4.5. Viewing Advanced CMOS Settings

Many newer systems maintain the basic CMOS parameters mentioned in the previous section but are also supplemented by different advanced setup settings. This section examines the purposes and characteristics of some of these advanced settings.

4.5.1. Globally Unique Identifier (GUID)

The Globally Unique Identifier (GUID) is a 128-bit number, randomly generated for the system when it was built, and stored in CMOS. The GUID uniquely identifies the system from any other. It enables the identification of individual computers and ensures that this identification method is absolutely unique.

Many features in today's computers make use of the GUID. For example, one of the Windows installation tools (Remote Installation Services; RIS) allows the administrator to go into a client computer's CMOS, make a note of the GUID, create a computer account within Windows Active Directory (AD) database for the workstation, and associate the GUID with the account. If the client computer is booting off the network when it starts, it contacts the RIS server and starts installing a Windows client OS. The client computer uses the computer name of the computer account found in Windows AD that its GUID is associated with.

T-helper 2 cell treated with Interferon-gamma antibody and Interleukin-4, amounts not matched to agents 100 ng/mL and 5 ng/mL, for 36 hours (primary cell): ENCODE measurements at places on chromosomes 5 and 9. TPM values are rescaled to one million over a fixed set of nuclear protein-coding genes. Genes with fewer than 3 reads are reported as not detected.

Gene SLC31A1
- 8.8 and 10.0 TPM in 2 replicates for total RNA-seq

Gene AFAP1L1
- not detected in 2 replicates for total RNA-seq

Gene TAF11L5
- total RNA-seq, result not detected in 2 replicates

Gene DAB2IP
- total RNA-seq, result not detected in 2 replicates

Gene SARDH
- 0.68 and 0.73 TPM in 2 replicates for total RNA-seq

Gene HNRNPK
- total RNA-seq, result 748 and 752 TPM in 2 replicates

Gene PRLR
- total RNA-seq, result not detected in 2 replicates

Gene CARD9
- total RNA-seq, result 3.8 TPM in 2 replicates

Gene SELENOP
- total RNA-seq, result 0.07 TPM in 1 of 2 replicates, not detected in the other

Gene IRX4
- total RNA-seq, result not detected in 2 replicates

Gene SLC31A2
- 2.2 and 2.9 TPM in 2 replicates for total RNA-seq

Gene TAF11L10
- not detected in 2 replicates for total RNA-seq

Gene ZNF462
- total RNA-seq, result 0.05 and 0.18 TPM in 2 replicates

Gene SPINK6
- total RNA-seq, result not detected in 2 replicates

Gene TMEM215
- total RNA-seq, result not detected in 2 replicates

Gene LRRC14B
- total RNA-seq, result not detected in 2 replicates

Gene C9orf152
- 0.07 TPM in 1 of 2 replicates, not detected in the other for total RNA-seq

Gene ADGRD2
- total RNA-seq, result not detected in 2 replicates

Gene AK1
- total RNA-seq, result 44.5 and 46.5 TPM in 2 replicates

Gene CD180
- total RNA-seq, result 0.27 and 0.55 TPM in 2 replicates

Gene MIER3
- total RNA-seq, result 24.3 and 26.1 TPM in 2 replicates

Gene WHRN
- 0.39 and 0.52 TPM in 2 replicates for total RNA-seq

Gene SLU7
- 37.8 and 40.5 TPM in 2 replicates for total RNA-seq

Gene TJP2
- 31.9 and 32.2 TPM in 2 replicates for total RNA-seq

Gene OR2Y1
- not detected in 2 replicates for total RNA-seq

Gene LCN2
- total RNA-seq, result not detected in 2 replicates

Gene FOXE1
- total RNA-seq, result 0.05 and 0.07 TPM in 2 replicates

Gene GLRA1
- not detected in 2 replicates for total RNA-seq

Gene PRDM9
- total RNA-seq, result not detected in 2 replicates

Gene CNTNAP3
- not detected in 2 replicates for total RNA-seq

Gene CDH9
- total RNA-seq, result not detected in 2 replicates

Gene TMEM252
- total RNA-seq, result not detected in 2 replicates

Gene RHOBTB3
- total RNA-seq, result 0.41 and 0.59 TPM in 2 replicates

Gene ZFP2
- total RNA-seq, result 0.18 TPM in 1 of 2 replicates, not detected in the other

Some systems have adopted the term UUID (Universally Unique Identifier) instead of GUID. You might see a UUID in CMOS instead of a GUID, as shown in ...

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